The Java repliers are right on the mark. Trying to use app-independent portability layers ensures apps of any complexity will suck. By "suck", I mean "compromised at every turn by lowest-common denominator design decisions". Your app will end up using threads on an O/S designed to make multi-processing beautiful (Linux), or end up using multiple processes on an O/S designed to make multi-threading beautiful (Windows). It'll be clueless about the nifty GUI features that exist on a Mac but not Windows, and vice versa. Knowing up front that your app is going to suck allows you to, in all good conscience, choose a language that highly adapted for creating apps that suck in this manner. When I fire up a Java app on Windows (and I ALWAYS know it's a Java app the minute it finally manages to lumber onto the screen), I know I'm going to get the same sucky behavior if I fire that app up on a totally different platform (well, assuming I can manage to figure out whatever obscure infinite-megabyte downloads are needed to get the right "runtime engine" for the given app). Really, the only way you can make your app suck even more and be even more portable is to just go ahead and make it a web "service". That has the added advantage that nobody really expects anything but poor performance and clunky UI design from the get-go. But if for some reason you can't have your app suck as bad as a web service, then Java is definitely the next-suckiest way to achieve that portability that your end users don't give a crap about, but you hope will make your life easier.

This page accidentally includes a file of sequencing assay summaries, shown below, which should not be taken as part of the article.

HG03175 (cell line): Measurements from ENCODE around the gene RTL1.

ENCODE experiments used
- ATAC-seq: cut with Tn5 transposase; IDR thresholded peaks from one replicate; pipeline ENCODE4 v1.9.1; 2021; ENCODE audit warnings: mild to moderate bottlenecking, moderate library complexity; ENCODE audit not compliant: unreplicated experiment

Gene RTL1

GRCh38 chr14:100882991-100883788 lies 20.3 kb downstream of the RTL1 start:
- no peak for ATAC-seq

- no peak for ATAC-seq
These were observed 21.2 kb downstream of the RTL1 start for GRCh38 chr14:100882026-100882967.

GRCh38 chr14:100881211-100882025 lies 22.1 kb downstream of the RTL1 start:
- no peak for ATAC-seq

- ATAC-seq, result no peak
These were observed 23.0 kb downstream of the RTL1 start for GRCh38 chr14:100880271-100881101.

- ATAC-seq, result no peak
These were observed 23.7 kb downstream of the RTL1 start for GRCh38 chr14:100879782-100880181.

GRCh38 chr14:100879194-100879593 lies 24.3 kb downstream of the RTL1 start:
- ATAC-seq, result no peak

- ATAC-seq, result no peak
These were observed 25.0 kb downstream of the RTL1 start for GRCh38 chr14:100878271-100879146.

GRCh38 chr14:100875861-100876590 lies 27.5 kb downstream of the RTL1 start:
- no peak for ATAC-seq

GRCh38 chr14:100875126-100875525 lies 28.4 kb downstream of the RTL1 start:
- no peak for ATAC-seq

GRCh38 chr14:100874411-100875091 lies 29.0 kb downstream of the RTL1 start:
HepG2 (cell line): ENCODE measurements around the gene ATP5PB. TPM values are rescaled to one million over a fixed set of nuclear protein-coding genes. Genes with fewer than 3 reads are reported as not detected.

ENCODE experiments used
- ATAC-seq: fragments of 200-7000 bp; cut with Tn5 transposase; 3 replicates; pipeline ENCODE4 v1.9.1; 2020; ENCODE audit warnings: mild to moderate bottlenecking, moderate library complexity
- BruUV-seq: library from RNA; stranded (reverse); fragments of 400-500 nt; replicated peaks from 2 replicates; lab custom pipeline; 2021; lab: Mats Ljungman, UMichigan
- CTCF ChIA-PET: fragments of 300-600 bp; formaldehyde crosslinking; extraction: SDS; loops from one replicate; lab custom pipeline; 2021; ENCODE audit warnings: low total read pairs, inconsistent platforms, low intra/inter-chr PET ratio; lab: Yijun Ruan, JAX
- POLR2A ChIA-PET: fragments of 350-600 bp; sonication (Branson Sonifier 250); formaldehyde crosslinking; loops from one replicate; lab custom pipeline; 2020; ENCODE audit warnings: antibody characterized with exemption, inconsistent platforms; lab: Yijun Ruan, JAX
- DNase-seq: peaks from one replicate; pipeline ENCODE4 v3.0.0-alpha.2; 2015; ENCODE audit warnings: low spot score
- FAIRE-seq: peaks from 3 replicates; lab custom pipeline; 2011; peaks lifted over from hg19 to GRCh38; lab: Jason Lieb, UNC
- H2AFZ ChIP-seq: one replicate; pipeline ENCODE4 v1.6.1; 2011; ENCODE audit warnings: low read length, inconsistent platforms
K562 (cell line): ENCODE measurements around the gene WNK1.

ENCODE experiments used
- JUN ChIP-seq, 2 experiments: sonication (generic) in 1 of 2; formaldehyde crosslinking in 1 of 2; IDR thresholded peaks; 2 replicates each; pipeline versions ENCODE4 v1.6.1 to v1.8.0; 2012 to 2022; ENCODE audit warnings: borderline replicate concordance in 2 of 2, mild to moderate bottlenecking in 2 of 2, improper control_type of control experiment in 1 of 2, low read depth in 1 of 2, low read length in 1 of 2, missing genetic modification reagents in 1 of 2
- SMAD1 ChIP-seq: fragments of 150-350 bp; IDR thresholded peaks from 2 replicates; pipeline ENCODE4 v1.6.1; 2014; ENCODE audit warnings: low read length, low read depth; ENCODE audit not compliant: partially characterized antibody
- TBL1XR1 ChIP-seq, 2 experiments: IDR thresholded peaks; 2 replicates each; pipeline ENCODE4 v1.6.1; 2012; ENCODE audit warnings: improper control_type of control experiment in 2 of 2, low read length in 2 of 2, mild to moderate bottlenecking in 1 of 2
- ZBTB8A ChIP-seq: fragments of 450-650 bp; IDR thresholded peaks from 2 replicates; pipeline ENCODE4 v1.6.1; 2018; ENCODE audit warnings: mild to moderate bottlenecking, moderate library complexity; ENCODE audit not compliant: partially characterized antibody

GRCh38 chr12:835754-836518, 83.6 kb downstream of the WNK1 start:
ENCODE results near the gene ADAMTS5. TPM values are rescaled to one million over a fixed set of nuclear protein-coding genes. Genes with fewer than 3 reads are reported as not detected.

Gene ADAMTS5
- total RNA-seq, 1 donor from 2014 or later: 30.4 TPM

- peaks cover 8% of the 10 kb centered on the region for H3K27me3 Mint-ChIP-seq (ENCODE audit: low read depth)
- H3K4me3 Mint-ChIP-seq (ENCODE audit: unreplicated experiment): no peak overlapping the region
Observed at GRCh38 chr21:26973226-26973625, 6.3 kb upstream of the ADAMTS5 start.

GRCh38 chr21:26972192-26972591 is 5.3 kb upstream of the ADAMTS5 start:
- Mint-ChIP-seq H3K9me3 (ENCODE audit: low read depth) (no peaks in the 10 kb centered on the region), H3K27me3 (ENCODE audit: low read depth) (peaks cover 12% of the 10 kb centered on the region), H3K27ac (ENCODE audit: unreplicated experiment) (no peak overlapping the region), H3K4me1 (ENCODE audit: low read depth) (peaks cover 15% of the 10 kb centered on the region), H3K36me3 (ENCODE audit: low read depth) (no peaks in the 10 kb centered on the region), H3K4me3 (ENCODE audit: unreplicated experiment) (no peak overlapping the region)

• Re:Qt (Score:4, Funny)

    by digitalunity (19107) <digitalunity@yah ... minus herbivore> on Sunday October 11, 2009 @06:39PM (#29713847) Homepage